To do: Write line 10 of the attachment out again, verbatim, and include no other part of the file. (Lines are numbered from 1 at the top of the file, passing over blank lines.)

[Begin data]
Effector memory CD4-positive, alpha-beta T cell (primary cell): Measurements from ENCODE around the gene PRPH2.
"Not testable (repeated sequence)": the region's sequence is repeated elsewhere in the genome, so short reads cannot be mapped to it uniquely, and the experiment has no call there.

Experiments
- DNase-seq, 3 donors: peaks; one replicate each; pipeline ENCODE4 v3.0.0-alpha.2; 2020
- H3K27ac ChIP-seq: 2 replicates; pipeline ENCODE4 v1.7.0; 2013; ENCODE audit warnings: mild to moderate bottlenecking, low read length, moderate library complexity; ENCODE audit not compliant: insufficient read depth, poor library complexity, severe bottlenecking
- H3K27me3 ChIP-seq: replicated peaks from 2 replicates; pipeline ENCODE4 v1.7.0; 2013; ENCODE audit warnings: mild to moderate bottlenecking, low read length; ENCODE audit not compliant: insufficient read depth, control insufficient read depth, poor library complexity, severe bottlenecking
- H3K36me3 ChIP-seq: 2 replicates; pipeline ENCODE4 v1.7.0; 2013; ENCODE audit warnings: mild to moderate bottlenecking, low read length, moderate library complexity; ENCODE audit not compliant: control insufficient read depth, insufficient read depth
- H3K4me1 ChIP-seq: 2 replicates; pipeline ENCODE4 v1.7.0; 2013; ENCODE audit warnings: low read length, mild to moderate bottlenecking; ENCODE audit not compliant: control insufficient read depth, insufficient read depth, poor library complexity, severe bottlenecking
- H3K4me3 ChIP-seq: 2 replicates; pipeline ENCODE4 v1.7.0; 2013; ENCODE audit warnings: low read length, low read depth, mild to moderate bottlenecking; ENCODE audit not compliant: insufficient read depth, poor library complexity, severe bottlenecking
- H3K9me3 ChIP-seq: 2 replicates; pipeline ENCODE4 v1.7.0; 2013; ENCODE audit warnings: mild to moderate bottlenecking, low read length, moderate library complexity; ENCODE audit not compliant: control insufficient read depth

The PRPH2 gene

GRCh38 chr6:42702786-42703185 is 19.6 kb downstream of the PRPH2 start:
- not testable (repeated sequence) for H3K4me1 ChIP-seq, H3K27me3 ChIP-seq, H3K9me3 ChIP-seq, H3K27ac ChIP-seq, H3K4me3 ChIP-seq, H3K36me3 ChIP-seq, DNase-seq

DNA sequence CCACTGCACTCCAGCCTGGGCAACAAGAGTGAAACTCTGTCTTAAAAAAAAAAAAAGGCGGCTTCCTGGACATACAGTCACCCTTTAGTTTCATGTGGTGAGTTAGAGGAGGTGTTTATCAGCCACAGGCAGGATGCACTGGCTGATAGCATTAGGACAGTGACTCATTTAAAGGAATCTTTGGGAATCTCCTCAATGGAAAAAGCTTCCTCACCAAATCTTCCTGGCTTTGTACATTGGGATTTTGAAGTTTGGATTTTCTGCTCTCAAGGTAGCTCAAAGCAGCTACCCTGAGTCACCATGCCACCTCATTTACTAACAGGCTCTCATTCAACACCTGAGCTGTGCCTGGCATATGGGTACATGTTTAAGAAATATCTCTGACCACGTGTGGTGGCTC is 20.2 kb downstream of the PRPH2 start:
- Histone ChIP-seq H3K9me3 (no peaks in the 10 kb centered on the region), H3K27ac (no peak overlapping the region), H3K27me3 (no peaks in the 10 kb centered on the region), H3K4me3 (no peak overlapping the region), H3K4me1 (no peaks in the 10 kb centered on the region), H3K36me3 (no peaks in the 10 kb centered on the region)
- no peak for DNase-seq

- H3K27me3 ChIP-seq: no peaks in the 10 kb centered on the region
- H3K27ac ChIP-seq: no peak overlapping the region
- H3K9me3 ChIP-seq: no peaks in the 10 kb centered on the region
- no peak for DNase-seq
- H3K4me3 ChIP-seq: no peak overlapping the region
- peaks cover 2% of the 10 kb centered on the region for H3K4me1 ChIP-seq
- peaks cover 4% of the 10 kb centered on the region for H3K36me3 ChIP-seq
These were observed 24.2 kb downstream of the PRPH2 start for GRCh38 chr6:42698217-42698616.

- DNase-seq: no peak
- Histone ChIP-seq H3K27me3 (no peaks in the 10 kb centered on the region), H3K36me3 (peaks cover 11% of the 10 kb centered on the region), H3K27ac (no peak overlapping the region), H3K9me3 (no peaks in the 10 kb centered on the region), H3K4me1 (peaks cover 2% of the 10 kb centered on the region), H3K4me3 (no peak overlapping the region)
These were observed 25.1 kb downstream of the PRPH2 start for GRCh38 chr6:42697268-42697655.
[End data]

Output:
- H3K9me3 ChIP-seq: 2 replicates; pipeline ENCODE4 v1.7.0; 2013; ENCODE audit warnings: mild to moderate bottlenecking, low read length, moderate library complexity; ENCODE audit not compliant: control insufficient read depth